Q.S.O.S. Spotlight

The past few weeks, our Q.S.O.S. Spotlight has been about the ways quilting has helped quilters through hard times, sad moments, and difficult passages. Quiltmaking can provide solace in a time of need, but it can also provide joy, camaraderie, and a heck of a lot of giggles. This week’s spotlight features a few answers to the question “tell me about an amusing experience that has come from your quiltmaking”. These are just a handful of many–from quilt disasters to humorous mis-understandings, clueless relatives and wild exploits at quilt camp–it’s clear that quilting and fun can go hand-in-hand.

Carolyn Gorham Guest tells a story about the hazards of multi-tasking while sewing:

“There’s an amusing sewing story at my mother’s. Because I was one of four girls, and my mother sewed, sometimes every table and space would be spread out with patterns and fabric and whatever. One summer day when my younger sister and I were sewing, we had a sewing machine set up on the dining room table and one set up out on the front porch. We were working at it. Mom was making bread. They were moving things from place to place. We got the bread done and everything put away for dinner, which was midday. My father bit into a roll that had a common pin in it… It was one of the few times I’ve ever seen him make specific requests about,  because he usually was an easy-going man. He wanted the sewing separate from the food.”

Shirley Fowlkes Stevenson overhears an opinion at a quilt show:

“One of the first shows, I guess that I vended in Paducah [Kentucky.] years ago. Two little old ladies came up in front of the booth and pointed at a quilt and one said to the other, “Mabel, that’s not a quilt, that’s just something you hang on the wall.” [laughs.] I still remember that.”

 

Gwen Otte shares some mis-understandings about a common sewing tool–the marking pen:

“[O]ne of our friends is an advanced math, algebra, trig teacher here in Gordon. And she could be my daughter. She’s much younger. But we invited her to come and she hadn’t known us very well but she came. We had a blue, almost navy blue and white, star quilt spread out and it was under construction. The blue, water-soluble pen was new at that time, that felt tip, and I had marked the quilting lines on the white with that. And she walked in. She sat down, brought her own thimble, brought her own needle. She sat down, didn’t say anything, started chatting, was rather reserved but we didn’t know her real well and after we had worked for an hour and a half or so, somebody said, ‘Well, let’s remove those blue lines from this white and see how it looks.’ She said, ‘You can take that out?’ And we said, ‘Well, yes, you use water.’ And she said, ‘Oh, I just thought you women had the worst sense of color in the world. That that would be in there forever.’ And so she was so relieved when we removed the turquoise.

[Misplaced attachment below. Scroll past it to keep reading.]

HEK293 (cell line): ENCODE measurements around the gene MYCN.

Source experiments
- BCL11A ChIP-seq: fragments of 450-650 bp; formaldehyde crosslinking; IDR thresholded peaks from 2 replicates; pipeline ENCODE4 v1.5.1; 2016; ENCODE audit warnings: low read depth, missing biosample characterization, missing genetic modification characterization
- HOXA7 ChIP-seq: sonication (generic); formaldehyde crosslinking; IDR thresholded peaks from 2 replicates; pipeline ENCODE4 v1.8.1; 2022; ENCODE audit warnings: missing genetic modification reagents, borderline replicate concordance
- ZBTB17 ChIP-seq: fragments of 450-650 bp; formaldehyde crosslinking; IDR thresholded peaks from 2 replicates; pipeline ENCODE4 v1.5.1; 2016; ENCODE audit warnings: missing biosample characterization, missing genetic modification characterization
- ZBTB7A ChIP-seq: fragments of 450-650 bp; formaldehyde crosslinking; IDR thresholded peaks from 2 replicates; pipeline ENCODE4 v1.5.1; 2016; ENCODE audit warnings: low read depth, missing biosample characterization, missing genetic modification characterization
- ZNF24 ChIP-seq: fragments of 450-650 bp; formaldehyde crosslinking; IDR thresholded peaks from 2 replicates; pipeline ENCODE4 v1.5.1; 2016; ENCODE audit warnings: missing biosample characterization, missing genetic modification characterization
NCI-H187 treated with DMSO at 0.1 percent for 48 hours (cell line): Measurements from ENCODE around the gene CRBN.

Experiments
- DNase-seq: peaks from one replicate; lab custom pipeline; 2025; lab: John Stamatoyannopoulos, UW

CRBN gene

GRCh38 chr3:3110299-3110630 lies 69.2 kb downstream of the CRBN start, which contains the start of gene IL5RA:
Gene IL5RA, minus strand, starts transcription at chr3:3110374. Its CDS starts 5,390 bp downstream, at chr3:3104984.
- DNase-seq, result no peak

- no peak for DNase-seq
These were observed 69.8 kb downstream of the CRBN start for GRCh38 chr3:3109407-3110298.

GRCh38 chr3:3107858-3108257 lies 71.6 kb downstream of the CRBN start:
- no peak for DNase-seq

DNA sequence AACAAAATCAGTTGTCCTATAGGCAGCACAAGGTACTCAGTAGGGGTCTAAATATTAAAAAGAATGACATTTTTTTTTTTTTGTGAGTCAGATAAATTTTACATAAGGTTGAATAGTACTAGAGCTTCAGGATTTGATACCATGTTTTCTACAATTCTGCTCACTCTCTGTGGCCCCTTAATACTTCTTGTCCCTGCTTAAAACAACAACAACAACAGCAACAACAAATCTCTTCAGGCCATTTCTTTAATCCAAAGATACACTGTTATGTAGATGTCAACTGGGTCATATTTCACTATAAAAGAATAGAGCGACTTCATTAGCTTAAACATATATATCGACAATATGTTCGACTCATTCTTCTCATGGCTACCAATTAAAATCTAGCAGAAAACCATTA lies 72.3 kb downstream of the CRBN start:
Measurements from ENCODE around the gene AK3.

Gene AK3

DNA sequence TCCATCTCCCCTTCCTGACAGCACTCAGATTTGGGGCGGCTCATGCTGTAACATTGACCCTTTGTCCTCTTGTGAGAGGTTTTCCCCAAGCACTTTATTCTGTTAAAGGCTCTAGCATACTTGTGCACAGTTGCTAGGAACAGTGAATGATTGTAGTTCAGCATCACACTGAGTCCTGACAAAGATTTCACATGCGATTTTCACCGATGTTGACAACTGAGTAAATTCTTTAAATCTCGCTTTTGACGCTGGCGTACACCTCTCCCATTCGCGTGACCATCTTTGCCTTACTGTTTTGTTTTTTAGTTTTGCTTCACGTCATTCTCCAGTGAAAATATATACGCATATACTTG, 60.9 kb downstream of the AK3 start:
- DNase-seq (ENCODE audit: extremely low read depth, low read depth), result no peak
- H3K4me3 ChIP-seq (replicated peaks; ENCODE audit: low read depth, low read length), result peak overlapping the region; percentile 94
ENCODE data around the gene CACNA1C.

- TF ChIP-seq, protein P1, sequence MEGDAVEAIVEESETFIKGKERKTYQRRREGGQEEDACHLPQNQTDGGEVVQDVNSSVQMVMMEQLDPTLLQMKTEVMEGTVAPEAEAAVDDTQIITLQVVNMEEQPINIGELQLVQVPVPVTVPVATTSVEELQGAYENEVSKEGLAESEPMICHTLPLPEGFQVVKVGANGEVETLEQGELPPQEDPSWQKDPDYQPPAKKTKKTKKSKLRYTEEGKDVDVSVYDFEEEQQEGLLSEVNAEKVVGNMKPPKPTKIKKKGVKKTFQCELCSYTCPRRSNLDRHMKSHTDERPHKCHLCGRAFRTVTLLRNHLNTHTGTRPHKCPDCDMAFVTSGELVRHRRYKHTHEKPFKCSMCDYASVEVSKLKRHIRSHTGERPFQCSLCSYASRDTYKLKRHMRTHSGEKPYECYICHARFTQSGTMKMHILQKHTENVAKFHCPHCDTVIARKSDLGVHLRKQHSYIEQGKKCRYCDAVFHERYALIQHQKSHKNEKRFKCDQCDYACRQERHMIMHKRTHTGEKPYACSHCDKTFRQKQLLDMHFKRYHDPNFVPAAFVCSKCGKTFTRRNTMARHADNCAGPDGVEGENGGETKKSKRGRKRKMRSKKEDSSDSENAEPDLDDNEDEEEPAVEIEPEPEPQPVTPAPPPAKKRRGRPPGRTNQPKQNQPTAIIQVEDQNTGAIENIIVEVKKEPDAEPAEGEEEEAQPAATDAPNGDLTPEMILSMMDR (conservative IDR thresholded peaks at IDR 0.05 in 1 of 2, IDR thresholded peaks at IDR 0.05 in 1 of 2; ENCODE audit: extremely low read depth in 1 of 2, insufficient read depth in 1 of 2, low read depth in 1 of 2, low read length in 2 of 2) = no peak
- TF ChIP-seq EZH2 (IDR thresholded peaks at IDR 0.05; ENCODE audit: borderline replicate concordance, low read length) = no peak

Then another friend who was here that day went to a quilt shop and a few days later I got a cell phone call and the reception was terrible. I could barely make out what she was saying and she finally said, ‘I am in a quilt shop in Rapid City and my husband has been looking for that green bottle that you used to remove that blue line.’ And I said, ‘I’m not sure what you mean.’ And she said, ‘Oh you know, that green bottle you always spray that with to take the blue line out.’ You can imagine her laughter when I said, ‘That’s water in an old hairspray bottle.’ “

What’s your most amusing quilt experience? You can read more (funny, inspiring and entertaining) quilt stories on the Quilters’ S.O.S.- Save Our Stories page on the Quilt Alliance website.

EmmaParker

Posted by Emma Parker
Project Manager,  Quilters’ S.O.S.- Save Our Stories
qsos@quiltalliance.org

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About quiltalliance

The Quilt Alliance is a nonprofit 501c3 organization established in 1993 whose mission is to document, preserve, and share our International quilt heritage by collecting the rich stories that historic and contemporary quilts, and their makers, tell about our nation's diverse peoples and their communities. In support of this mission, the Alliance brings together quilt makers and designers, the quilt industry, quilt scholars and teachers, and quilt collectors to further the following goals: To promote the understanding of the quilt as an important grassroots art form. To make information about quilts available to a broad public. To educate the public about the importance of documenting quilts and quiltmakers so that their stories will not be lost.

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